I think that I have found an algorithm which resolve exactly the subset sum problem in $O(N^3)$ in the worst case, only for positive numbers.

After my research, I'm lost between all the algorithms for this problem.

  • $O(2^N*N)$ for the naive algorithm (I understand)
  • $O(2^{N/2})$ for advanced algorithm (I understand)
  • $O(N * C)$ for pseudo-polynomial time algorithm (only positive numbers)

Reference : Wikipedia

  • $O(N^3 * log(N))$ for an exact resolution but I don't understand the whole process

Reference : Andrea Bianchini paper

I would like to know if my resolution is in polynomial time ?

If it is, the paper of Andrea Bianchini is too. So it should proove that P=NP, but it's not the case. Why ?

  • $\begingroup$ What algorithm do you propose? Why do you think it is (in)correct? Why do you give any weight to the Bianchini paper, which if it were correct would have been widely recognized by now? $\endgroup$ Nov 25 '14 at 19:59
  • $\begingroup$ I think this paper is correct, but I think it is in a restricted area that I don't understand. My algorithm is a binary algorithm inspired by quantum physic... I don't think I have find important something, and it's for this reason I ask this question. $\endgroup$
    – csblo
    Nov 25 '14 at 20:12

This is a common misconception many have. Subset sum, among others, is NP-complete only if the input is encoded in binary (or ternary etc). In unary encoding it's polynomial-time solvable by a simple dynamic programming approach. These problems are sometimes referred as weakly NP-complete.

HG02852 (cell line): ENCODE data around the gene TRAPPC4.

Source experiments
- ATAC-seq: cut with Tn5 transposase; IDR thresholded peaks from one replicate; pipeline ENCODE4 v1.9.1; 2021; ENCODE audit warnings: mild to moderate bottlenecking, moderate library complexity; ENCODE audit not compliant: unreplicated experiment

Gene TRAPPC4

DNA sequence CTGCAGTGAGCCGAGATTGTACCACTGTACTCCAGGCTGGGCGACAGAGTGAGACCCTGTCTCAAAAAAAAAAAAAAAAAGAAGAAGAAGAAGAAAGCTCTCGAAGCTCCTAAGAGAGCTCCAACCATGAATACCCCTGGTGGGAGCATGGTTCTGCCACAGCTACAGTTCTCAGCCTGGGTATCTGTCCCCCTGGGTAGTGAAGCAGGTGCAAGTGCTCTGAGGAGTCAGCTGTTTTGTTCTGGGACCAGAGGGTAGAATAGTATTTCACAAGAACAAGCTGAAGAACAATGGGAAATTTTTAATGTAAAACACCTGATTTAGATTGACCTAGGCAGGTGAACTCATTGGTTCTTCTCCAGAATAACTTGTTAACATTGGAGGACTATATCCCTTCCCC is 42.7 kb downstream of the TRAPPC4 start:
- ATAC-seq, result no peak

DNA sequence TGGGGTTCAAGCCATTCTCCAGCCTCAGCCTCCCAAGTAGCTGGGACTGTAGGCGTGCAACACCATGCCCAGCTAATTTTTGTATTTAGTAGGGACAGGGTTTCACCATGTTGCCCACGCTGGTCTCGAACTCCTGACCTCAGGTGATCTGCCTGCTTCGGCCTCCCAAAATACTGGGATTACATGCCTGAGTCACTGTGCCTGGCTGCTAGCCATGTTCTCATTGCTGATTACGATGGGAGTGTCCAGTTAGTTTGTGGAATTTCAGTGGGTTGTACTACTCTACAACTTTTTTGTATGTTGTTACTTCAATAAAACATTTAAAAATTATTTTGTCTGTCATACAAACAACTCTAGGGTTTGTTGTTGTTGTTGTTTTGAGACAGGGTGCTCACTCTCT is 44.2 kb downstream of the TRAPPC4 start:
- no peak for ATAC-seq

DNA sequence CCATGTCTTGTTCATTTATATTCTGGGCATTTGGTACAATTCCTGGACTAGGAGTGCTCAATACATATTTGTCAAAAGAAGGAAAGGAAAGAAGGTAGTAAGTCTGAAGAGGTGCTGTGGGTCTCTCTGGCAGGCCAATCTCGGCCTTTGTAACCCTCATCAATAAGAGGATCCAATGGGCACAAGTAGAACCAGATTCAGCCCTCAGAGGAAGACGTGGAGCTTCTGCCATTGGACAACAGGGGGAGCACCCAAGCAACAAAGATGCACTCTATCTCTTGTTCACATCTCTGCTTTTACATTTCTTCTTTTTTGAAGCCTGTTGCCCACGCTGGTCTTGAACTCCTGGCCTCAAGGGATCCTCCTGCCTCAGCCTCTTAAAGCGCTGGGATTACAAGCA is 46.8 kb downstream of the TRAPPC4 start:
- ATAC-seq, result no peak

If you're not quite sure what I mean by unary encoding: Unary encoding means we encode a number by a sequence of $1$'s of appropriate length.
All in all, I fear you haven't settled P/NP (unless, of course, your runtime refers to binary-encoded problems). But good luck!
As an example, suppose your input consists of $10$ numbers, each between $128$ and $256$. Then your input size is, in unary, about $10 \times 256=2560$, whereas your input size is, in binary, $10 \times \log_2 (256) =80$.
That's quite a difference!

Wikipedia describes an algorithm that works in polynomial time for unary encoding. Wikipedia's solution was taken from the book Computers and Intractability: A Guide to the Theory of NP-Completeness, by M. Garey and D. Johnson.

  • $\begingroup$ Do you have an example of unary approach ? Yes I'm sure I don't have settled P/NP $\endgroup$
    – csblo
    Nov 25 '14 at 20:07
  • 1
    $\begingroup$ @Niels I edited the answer accordingly. Notice that the algorithms are the same, it's just that the input size differs exponentially, hence the runtime is also exponentially different. $\endgroup$
    – john_leo
    Nov 25 '14 at 20:19

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